Building a server-side app - Part 2: Display server-side content in a Zendesk app

In the previous tutorial in this series, you learned core concepts about server-side Zendesk apps. In this tutorial, you'll build a small web app that displays server-side content in a Zendesk app.

The tutorial covers the following tasks:

This tutorial is the second part of a series on building a server-side Zendesk app:

To keep things simple, you'll build the web application using a Python micro web framework named Bottle. You'll need only two dozen lines to build a working web app for this tutorial. The framework helps keep technical details to a minimum so you can focus on the logic, which you can apply in another framework if you want.

Disclaimer: Zendesk provides this article for instructional purposes only. The Zendesk Support team does not provide support for the content. Please post any issue in the Zendesk Apps framework (ZAF) community, or search for a solution online.

Create a basic framework app

Even when building a server-side web app, you still need to create a basic framework app with the following required files and folders:

/manifest.json/assets   logo-small.png   logo.png/translations   en.json

You can generate these files using the Zendesk Command Line Interface (ZCLI). Refer to Creating starter files for a Zendesk app.

Note: ZCLI replaces the Zendesk Apps Tools (ZAT), which are in maintenance mode. To use ZAT instead, refer to Using the Zendesk App Tools (ZAT).

  1. If not already done, create a folder named tutorial_apps somewhere on your hard drive.

  2. Open your command-line interface (the command prompt in Windows or Terminal on the Mac) and navigate to the tutorial_apps folder.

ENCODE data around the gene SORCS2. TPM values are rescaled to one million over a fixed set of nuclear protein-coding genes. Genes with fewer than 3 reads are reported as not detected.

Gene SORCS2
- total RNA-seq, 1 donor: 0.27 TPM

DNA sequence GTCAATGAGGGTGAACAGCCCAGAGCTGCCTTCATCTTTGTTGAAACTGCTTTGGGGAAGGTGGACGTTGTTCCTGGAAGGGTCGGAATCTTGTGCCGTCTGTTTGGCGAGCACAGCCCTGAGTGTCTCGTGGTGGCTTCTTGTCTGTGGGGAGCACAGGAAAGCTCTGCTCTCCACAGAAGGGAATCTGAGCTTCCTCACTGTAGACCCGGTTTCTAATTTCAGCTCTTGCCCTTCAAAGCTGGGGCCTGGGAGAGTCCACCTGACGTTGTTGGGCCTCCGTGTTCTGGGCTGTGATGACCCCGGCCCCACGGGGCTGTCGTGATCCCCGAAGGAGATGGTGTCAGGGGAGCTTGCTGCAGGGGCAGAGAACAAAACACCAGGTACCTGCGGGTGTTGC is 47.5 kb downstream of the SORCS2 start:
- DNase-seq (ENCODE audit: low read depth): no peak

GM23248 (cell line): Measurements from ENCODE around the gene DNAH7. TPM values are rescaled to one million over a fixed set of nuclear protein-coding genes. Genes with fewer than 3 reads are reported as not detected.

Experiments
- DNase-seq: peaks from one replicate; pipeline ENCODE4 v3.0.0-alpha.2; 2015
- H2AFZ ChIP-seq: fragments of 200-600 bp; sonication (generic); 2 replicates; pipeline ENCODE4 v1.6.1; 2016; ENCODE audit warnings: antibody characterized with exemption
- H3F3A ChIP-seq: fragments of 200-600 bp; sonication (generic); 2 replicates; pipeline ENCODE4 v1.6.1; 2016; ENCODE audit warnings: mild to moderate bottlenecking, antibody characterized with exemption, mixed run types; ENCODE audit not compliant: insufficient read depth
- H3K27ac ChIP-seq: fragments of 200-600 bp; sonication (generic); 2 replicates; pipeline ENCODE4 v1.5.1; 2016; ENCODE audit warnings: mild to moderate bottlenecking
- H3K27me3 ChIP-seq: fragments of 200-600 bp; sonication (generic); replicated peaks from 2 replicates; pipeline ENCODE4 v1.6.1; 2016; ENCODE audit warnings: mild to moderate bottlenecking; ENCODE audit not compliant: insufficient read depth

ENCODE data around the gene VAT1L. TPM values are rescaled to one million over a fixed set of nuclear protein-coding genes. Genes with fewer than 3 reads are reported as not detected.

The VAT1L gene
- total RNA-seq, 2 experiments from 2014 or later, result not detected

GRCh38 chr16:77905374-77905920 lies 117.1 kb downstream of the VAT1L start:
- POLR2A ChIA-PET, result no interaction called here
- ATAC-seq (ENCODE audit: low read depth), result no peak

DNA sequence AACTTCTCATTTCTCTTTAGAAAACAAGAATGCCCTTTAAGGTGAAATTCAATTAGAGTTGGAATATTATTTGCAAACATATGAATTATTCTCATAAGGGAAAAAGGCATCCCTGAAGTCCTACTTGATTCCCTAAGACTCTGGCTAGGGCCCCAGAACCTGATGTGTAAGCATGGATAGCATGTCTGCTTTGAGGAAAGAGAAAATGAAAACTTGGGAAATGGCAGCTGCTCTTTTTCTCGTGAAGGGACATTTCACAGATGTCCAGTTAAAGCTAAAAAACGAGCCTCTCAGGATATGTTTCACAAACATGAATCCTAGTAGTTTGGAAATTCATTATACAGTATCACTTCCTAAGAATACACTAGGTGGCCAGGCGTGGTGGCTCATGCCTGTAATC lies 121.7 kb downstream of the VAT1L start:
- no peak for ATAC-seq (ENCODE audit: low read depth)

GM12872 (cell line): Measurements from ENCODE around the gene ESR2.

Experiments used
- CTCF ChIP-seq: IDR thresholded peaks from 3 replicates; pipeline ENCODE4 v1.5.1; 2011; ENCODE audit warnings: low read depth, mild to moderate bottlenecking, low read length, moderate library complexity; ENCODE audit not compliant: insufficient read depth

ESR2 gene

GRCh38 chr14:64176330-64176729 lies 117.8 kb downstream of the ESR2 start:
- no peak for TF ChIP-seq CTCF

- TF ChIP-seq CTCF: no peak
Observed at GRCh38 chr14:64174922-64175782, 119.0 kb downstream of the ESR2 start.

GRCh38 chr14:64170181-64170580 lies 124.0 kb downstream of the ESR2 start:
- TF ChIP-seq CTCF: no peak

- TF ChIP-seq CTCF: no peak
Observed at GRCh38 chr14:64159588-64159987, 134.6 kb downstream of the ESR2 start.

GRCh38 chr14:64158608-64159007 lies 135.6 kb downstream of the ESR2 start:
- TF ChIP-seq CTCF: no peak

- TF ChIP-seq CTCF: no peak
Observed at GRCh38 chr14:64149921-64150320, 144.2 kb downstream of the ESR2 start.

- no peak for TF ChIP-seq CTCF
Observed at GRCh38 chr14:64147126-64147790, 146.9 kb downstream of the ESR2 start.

3. Run the following command at the prompt:

    $ zcli apps:new
  4. When prompted, enter the following information:

    • Directory name: app_local
    • Author's name: Your name
    • Author's email: Your email address
    • App name: Server-side App Tutorial

    ZCLI creates app starter files in the app_local folder.

  5. In a text editor, open manifest.json (/app_local/manifest.json).

    ZCLI records properties about your app in the manifest.json file. If you inspect the file, you'll see it specifies the host product (Zendesk Support), the app's location in the host (the ticket sidebar in the agent interface), and the path or URL of the page to display in the iframe (assets/iframe.html).

    To display server-side content, you'll need to update the iframe URL.

  6. Replace the ticket_sidebar property's url value with the following:

    "location": {  "support": {    "ticket_sidebar": {      "url": "http://localhost:8080/sidebar",      "flexible": true    }  }},...

You'll need to change the URL again when you deploy the web app.

Create a web application

To develop and test the web application, you'll need Python and a pair of Python libraries, as described next.

Install Python

Install version 3 of Python on your computer if you don't already have it. Python is a powerful but beginner-friendly scripting and programming language with a clear and readable syntax. Visit the Python website to learn more. To download and install it, see

Install Requests

The Requests library simplifies making HTTP requests in Python. Use the following pip command in your command-line interface to download and install it:

$ pip3 install requests

If you get an error and have Python 3.3 or earlier, try pip install requests instead.

If you have any other problems, see the Requests instructions.

Install Bottle

Bottle is a micro web framework for Python. Use the following pip command to download and install it:

$ pip3 install bottle

If you get an error and have Python 3.3 or earlier, try pip install requests instead.

If you have any other problems, see the Bottle instructions.